Table (2). Markers’ expression for B-ALL cases
Figure (1). The abnormal Neuroblastoma cells in Magenta are small in size(A), negative for CD45(B), CD3(D) and CD19(C) while positive for CD56(c) and CD117(E)
Figure (2). Neuroblastoma case: The neuroblastoma cells in Magenta are positive only for CD56(C)(D). some NK cells are seen in the lymphocyte location on CD45, side scatter dot plot(B)
Our selected panel was able to differentiate the different subtypes of AML cases, based on the location of blasts on CD45, side scatter dot plot. The categorization of cases as AML M3, M4 and M2 was not difficult. The key was characterization of high side scatter in hypergranular form of M3, the location of merged myeloblasts with monoblasts in M4 in addition to merging of blasts with mature cells in AML M2(figure 3,4). Confirmation was based on the other markers expression such as CD33, CD34, CD117, CD15, CD38 and CD61 (figure 7). For example the combination of CD34 and CD117 was able to segregate the myeloblast with double expression from monocytic population with complete negative expression for both of them.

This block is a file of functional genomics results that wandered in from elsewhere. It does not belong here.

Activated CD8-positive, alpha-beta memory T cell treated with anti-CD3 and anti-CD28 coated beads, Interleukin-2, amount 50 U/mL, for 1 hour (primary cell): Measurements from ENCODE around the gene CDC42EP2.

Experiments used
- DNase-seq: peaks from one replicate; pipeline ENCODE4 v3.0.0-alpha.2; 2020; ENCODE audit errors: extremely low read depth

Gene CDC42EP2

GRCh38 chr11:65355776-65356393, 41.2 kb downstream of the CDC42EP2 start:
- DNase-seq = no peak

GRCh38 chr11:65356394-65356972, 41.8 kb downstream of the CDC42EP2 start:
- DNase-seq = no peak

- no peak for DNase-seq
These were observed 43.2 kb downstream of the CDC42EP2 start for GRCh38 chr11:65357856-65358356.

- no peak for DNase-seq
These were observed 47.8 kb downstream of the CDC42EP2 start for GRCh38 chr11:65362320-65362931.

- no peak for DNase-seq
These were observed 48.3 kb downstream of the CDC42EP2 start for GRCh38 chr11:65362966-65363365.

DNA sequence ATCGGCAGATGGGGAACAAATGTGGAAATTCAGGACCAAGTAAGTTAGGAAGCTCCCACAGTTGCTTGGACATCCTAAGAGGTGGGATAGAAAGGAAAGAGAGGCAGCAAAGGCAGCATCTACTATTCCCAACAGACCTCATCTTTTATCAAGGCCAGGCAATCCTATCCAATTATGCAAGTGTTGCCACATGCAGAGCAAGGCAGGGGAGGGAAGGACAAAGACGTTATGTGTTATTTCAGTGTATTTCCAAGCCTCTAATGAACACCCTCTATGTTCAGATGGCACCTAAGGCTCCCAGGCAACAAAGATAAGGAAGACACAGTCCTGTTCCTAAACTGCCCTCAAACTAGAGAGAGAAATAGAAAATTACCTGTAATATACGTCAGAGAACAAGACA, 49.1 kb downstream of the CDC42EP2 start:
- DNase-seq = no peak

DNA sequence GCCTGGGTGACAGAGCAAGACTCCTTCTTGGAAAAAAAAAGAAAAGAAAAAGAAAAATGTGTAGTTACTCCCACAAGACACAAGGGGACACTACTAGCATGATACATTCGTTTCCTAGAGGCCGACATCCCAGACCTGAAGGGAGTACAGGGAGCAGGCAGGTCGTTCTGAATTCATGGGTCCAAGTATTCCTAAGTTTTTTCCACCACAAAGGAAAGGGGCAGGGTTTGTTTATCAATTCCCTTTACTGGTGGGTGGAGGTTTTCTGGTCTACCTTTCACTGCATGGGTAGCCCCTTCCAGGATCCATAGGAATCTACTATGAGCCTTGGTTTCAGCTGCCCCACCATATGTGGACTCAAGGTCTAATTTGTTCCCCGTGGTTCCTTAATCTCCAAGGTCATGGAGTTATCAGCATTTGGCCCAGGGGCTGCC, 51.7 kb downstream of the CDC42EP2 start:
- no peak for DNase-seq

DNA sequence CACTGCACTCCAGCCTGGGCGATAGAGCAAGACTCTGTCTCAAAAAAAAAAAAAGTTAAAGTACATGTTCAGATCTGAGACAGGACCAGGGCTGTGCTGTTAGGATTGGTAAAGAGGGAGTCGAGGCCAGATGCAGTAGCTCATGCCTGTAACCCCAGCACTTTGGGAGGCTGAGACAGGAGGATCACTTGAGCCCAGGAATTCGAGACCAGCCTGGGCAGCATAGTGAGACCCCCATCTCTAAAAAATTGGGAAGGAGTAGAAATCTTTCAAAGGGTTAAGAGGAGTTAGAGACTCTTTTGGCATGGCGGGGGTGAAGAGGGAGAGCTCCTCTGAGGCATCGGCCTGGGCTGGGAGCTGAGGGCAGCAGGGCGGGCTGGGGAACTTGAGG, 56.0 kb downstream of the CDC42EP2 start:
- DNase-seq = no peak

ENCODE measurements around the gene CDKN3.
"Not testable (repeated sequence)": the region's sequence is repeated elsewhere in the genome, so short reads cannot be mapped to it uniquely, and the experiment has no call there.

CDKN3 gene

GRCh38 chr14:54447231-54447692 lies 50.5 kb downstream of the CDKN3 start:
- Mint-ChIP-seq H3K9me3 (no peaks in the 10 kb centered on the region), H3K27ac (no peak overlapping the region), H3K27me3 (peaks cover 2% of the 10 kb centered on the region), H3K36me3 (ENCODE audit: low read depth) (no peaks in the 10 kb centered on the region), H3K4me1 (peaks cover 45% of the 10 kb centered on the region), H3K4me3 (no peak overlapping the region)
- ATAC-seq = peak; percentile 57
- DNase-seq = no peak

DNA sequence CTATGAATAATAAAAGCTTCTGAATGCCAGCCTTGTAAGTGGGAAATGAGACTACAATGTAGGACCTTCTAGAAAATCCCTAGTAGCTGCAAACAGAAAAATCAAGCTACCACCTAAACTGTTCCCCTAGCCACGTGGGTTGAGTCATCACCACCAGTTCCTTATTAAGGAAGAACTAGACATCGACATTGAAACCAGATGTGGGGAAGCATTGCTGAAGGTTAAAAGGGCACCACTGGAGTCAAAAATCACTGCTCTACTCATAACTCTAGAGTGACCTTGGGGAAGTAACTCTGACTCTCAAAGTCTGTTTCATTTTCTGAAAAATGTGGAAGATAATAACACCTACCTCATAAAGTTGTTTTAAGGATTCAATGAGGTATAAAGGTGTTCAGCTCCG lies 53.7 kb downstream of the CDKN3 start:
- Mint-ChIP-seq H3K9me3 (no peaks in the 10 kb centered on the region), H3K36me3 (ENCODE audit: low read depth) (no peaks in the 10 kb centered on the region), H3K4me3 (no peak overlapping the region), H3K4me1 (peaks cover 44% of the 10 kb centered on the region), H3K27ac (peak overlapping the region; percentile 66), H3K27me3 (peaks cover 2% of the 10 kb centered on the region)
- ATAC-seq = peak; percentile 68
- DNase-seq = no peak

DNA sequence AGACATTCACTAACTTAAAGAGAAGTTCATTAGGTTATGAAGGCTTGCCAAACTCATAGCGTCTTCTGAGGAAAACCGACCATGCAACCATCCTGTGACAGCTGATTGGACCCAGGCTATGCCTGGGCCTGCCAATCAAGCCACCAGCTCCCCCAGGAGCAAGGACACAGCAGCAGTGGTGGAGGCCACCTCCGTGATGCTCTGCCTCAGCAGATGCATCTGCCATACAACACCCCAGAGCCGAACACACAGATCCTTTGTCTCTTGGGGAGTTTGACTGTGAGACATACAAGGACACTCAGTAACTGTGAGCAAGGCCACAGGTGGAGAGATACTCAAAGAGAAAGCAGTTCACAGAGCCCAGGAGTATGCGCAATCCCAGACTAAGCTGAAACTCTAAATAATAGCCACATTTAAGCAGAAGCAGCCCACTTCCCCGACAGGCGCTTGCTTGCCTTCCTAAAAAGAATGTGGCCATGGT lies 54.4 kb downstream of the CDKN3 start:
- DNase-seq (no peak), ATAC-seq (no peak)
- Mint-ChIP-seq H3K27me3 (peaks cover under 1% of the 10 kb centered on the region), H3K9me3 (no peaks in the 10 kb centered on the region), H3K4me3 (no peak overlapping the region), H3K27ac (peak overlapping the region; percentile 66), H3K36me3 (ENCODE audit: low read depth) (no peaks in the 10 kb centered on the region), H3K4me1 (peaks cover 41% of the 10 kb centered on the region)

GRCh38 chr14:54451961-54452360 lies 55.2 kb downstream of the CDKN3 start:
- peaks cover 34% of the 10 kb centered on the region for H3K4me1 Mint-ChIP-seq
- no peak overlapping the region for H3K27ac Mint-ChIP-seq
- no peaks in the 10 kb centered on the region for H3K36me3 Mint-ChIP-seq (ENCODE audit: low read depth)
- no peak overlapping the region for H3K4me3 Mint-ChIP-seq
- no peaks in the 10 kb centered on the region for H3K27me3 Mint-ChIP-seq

Figure (3). AML M4, population in red is myeloblasts while the green one is monocytic population. Themonocytic population in green is brighter for CD45(B) and CD33(C) while negative for CD34 (C) in comparison to the red myeloblast population
Figure (4). AML-M3,hypergranular variant, the abnormal promyelocyte shown in red with high side scatter (B) and positive homogenous expression of CD33 while negative for CD34(C)
Figure (5). A case of B –ALL, the blasts are red in color with heterogeneous expression for CD45 (A) positive expression of CD19, CD10(B), and CD34(C)
Figure (6). A case of T ALL ,the population in red are blasts positive for CD45 (A) with partial positive for CD4, negative CD8 (C) while partial for surface CD3 expression(B)
Figure (7). A case of AML M7, the red blasts are positive for CD 45(A), CD34 and CD117(B), CD33 and CD61(C)